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Uranus from Saturn?
Guest_Enceladus75_*
post Oct 23 2008, 01:26 AM
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Does anyone know if Cassini has taken any images of Uranus or Neptune from Saturn? I know that they would have little scientific use but perhaps they have been taken for calibration purposes?

And if such images exist, do they resolve the disk and colour of each ice giant? Thanks!
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stevesliva
post Oct 23 2008, 02:54 AM
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It would seem that if you filter the PDS by target, no.
http://starbrite.jpl.nasa.gov/
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ugordan
post Oct 23 2008, 08:00 AM
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As far as I know, Cassini imaged neither Uranus or Neptune, unless the target was labeled as "SKY". It did image Jupiter from Saturn's distance on a couple of occasions and that's about it.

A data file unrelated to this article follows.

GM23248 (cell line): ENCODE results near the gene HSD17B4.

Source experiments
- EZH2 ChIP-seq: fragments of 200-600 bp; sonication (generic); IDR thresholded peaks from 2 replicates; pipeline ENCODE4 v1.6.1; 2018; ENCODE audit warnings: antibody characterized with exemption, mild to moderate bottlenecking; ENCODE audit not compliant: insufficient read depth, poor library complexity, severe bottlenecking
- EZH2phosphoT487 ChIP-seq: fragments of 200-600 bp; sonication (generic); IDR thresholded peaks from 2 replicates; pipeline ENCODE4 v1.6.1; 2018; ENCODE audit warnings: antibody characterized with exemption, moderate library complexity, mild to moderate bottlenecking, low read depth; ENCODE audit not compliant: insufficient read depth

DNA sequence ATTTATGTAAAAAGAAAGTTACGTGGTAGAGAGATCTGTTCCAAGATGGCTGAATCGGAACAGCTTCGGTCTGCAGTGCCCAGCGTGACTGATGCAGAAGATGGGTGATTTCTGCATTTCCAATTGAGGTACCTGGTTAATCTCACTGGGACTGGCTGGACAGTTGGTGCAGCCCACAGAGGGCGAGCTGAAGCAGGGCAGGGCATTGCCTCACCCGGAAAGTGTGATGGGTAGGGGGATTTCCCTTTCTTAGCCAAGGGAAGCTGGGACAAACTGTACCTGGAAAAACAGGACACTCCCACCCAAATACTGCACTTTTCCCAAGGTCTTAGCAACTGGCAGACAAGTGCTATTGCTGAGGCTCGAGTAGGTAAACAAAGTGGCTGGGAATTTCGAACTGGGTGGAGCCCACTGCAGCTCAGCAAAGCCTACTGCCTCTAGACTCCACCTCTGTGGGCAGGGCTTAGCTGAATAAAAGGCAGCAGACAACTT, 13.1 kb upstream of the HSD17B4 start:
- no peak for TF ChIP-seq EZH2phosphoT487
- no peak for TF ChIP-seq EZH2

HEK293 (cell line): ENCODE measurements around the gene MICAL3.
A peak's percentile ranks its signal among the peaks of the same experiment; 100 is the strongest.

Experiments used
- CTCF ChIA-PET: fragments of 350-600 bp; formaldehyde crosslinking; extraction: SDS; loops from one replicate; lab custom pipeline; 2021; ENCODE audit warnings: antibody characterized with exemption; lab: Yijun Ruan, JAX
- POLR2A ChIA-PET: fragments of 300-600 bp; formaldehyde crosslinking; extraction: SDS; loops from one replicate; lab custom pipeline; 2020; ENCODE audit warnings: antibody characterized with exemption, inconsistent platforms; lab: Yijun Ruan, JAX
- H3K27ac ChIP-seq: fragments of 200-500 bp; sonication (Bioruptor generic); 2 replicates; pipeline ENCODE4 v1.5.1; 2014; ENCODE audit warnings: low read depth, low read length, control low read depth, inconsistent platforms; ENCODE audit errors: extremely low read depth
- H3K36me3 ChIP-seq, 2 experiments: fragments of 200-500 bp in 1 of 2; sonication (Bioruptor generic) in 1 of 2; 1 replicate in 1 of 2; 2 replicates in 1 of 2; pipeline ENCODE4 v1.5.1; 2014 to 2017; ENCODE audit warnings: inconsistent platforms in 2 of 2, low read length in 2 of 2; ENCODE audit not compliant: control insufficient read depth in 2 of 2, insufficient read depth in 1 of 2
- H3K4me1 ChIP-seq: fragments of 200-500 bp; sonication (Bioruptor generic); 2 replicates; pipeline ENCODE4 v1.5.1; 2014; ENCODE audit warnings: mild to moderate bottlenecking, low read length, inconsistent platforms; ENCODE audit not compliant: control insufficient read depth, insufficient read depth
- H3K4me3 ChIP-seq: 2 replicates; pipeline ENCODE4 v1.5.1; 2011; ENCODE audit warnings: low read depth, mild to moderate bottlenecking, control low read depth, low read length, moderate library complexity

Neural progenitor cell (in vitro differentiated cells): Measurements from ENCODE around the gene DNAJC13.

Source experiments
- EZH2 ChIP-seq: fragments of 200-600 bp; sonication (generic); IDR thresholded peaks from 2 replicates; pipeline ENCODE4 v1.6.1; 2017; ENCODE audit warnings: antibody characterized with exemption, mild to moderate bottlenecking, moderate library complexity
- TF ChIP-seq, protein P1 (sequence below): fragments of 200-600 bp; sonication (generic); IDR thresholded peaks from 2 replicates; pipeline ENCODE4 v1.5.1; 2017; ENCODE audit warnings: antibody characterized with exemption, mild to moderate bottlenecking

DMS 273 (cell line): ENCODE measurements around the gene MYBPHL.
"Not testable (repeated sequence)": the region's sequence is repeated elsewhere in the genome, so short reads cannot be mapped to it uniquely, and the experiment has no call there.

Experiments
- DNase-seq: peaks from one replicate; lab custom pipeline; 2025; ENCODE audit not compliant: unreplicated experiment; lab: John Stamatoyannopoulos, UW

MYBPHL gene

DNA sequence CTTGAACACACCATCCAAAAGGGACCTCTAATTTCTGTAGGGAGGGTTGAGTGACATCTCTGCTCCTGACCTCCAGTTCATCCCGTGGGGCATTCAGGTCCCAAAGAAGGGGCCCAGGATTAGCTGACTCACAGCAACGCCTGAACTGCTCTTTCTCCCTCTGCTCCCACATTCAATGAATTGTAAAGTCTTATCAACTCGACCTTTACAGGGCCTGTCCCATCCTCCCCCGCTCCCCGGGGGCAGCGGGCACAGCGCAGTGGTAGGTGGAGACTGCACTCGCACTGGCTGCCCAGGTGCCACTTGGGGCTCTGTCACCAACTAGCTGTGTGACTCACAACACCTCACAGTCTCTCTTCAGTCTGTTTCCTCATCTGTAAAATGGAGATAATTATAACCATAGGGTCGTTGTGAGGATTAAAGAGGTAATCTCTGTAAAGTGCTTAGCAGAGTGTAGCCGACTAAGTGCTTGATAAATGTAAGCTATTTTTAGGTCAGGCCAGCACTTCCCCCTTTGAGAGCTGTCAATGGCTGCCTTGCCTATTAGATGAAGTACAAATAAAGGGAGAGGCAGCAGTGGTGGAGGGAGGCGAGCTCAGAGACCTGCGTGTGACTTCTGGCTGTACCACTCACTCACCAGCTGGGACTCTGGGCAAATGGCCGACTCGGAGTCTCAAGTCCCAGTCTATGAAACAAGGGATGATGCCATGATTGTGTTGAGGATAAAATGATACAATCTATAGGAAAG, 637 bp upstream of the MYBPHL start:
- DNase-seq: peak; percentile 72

Judging by the Jupiter images there wouldn't be much to see anyway.


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dmuller
post Oct 23 2008, 10:42 AM
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I think I saw that Cassini shot an image of Alpha Centauri rising over the rings (if memory serves me right). I dont recall anything on Uranus or Neptune


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ugordan
post Oct 23 2008, 10:56 AM
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Yes, stellar occultations were performed numerous times with some well known stars over the past years. Typically I think UVIS is prime with ISS/VIMS riding along. Here's one such RGB snapshot, pre-ingress and somewhat motion smeared.

For comparison, a natural color shot of Jupiter taken from Saturn, a rough indication of the NAC resolving power (magnified 2x). Note Jupiter is still vastly closer than Uranus.


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Ken90000
post Oct 23 2008, 02:05 PM
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Another thing to consider is the location of the planets. They are basically on the otherside of The Sun throughout the Saturn mission. Cassini was probably closer to Uranus and Neptune while it was on Earth than it is now.

Galileo did image Uranus, Neptune, Saturn and Titan while orbiting Jupiter
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tasp